One constituent was so upset after meeting with Rep. Bishop in person to discuss the Public Lands Initiative that he wrote an op-ed excoriating the congressman for “misrepresenting the facts to one of his own constituents.”

The congressman’s relationship with Utah’s tribal leaders appears to be at an all-time low. Members of multiple tribes complain loudly that Bishop dismisses their concerns and misstates the facts about the Bears Ears region. The Bears Ears region in southeastern Utah holds significant cultural importance to Utah’s tribes, but currently lacks protections for its cultural and scenic values. The tribes are so disappointed in Rep. Bishop’s leadership that they’re asking President Obama to step in and protect Bears Ears using the Antiquities Act.

Bears Ears, Utah

Chairman Bishop has also publicly threatened the many Utahns and Americans who are supportive of the Antiquities Act, one of the most important conservation laws which has been used by nearly every U.S. President since Theodore Roosevelt to protect public lands. The Antiquities Act protected places like the Grand Canyon, Glacier Bay, Arches, and dozens of other iconic public lands.

Congressman Bishop was recorded last year saying:

“If anyone here likes the Antiquities Act the way it is written, die. I mean, stupidity out of the gene pool. It is the most evil act ever invented.”

Only one of Rep. Bishop’s core constituencies appears pleased with his work as chairman: the oil and gas industry. The Western Energy Alliance remains strongly supportive of the congressman, saying, for example, their interests are well-represented in the Public Lands Initiative, keeping this grade from falling to an ‘F’.

In the future, Rep. Bishop should do a much better job of listening, show respect for people who may have different opinions and values than he does, and take all constituent input seriously before presenting bills that purport to have been written with their interests in mind.

Legislative Accomplishments

Grade: F

A dearth of achievements reflects unpopular policy goals

Chairman Bishop’s legislative accomplishments have thus far been a failure. While at the helm of the Natural Resources Committee, he has accomplished none of his substantive legislative goals.

Not one of the chairman’s priorities — from overhauling the Land and Water Conservation Fund to the Public Lands Initiative — has gotten off the ground, much less out of his own committee.

Chairman Bishop has developed an unsettling habit of not even introducing bills he hopes to pass. His modus operandi is the “discussion draft” — posting a draft bill online, but never formally introducing it in Congress.

Despite broad bipartisan support for its renewal, Rep. Bishop allowed the Land and Water Conservation Fund to expire in September 2015, after 50 years of protecting America’s public lands. The Land and Water Conservation Fund is one of the most important sources of funding to protect public lands from development and ensure lands remain open and accessible to all Americans. And yet Chairman Bishop blocked a bill that would have permanently renewed the fund, all while refusing to release details of his own “reform” plan.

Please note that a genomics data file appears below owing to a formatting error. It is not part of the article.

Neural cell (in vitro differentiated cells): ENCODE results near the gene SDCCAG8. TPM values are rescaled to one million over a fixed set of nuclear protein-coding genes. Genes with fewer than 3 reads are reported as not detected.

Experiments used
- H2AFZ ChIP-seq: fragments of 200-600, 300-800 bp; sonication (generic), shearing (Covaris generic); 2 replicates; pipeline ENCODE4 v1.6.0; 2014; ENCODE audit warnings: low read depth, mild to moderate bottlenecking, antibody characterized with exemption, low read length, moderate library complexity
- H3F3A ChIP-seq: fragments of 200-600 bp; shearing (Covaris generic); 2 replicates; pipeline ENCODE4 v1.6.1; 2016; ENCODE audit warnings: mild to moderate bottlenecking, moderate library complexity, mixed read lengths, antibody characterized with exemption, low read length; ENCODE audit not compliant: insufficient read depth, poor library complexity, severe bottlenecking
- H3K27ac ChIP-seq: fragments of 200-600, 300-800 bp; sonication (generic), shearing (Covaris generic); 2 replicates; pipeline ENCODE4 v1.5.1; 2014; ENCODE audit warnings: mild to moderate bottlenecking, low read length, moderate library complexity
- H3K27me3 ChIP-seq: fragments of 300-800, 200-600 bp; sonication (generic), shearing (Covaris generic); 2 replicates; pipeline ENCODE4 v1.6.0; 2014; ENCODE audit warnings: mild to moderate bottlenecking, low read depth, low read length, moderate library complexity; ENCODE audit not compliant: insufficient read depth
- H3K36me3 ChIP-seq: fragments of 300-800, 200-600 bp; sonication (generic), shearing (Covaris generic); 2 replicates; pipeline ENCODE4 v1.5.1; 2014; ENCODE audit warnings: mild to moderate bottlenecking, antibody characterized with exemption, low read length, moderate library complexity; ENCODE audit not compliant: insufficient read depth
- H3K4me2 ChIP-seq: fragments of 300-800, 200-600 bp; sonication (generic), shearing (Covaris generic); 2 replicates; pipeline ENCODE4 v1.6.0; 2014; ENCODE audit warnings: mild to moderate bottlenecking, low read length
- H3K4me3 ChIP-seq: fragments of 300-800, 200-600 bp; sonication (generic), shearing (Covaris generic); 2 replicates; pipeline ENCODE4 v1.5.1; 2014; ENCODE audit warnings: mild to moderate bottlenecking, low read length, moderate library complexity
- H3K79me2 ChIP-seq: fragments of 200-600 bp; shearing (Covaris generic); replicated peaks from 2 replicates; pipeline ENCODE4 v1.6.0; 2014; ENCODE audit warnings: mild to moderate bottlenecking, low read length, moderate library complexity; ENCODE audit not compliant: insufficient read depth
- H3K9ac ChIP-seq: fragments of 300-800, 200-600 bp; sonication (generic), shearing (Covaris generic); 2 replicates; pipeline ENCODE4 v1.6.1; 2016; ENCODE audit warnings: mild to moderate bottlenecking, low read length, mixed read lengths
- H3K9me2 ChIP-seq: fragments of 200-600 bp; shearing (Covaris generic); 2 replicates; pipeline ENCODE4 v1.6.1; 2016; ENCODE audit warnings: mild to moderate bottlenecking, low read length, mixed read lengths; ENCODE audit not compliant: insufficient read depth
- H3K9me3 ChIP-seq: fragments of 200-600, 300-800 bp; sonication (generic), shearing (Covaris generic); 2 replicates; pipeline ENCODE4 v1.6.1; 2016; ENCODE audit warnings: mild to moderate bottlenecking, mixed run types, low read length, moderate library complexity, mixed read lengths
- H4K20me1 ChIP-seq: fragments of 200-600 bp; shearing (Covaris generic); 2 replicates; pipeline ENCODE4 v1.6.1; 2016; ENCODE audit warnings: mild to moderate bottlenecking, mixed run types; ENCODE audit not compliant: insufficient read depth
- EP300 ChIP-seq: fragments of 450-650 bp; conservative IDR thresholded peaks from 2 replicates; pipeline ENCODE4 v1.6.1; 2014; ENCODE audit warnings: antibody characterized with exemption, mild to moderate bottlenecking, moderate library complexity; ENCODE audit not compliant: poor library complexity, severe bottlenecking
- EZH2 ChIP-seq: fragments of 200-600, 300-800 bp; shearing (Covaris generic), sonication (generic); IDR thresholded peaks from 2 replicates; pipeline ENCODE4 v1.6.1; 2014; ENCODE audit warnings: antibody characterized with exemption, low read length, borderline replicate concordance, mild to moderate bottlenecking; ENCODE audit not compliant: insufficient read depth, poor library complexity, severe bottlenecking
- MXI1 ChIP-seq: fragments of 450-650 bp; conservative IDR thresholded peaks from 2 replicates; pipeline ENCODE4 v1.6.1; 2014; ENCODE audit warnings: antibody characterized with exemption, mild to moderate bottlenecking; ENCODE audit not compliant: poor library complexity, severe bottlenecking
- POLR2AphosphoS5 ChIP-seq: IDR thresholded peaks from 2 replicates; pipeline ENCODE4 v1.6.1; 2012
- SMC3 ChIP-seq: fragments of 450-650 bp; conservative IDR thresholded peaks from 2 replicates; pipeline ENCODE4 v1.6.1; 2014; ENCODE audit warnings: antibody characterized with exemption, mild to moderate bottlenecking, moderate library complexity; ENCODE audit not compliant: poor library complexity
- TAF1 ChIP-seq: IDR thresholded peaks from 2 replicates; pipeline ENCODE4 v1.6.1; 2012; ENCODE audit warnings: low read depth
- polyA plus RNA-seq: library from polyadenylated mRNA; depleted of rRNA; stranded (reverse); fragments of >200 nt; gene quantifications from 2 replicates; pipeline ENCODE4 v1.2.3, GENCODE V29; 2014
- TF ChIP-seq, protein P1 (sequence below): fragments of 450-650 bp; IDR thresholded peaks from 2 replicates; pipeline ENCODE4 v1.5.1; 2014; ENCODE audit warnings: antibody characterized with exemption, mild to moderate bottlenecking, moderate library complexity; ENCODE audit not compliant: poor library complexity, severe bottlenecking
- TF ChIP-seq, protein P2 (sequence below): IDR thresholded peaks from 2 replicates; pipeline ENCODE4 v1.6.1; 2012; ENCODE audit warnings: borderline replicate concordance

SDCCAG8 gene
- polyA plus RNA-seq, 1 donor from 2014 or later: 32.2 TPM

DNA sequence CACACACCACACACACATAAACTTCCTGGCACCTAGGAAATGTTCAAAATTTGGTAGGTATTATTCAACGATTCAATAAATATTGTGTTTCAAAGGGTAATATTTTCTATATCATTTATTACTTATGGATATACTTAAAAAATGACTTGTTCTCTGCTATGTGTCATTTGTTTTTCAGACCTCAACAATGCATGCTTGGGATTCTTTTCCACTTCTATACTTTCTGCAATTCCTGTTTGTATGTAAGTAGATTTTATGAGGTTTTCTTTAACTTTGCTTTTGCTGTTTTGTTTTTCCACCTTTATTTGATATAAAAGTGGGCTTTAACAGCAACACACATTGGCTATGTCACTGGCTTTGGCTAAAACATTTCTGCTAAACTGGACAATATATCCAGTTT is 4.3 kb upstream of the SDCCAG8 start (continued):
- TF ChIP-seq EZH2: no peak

Finally, after LWCF expired, Rep. Bishop unveiled a discussion draft of his proposed changes. The draft was so poorly received that Rep. Bishop has yet to update it or introduce it as a formal bill, much less hold a committee hearing on it.

Faced with LWCF’s expiration and Rep. Bishop’s lack of leadership, Congress eventually passed a three-year renewal of the fund over Bishop’s objections.

Saguaro National Park, Arizona / Joe Parks, CC BY-NC

The Public Lands Initiative followed a similar process — a discussion draft accompanied by a dedicated website. Despite overwhelming opposition, Rep. Bishop has proposed no changes to the discussion draft, nor has he introduced it before his own committee.

More concerning is Rep. Bishop’s apparent inability to learn from past mistakes. When House Speaker Paul Ryan tasked Chairman Bishop with fixing Puerto Rico’s debt crisis, he once again introduced a discussion draft, promising an “open process with proper input.” But when his discussion draft fell flat, Bishop cancelled a planned markup without comment, instead letting ranking member Raúl Grijalva explain the delay.

There was also no reason for Bishop to delay introducing his Puerto Rico legislation — it was already written for him. Bishop’s bill existed as S. 2381, the Puerto Rico Assistance Act of 2015. That bill was introduced last December, only to have Chairman Bishop largely copy and rename it the Puerto Rico Oversight, Management, and Stability Act three months later, while leaving much of the bill’s original language intact. One of the few major changes to the chairman’s bill was the addition of a controversial — and ideologically driven — plan to dispose of the Vieques National Wildlife Refuge.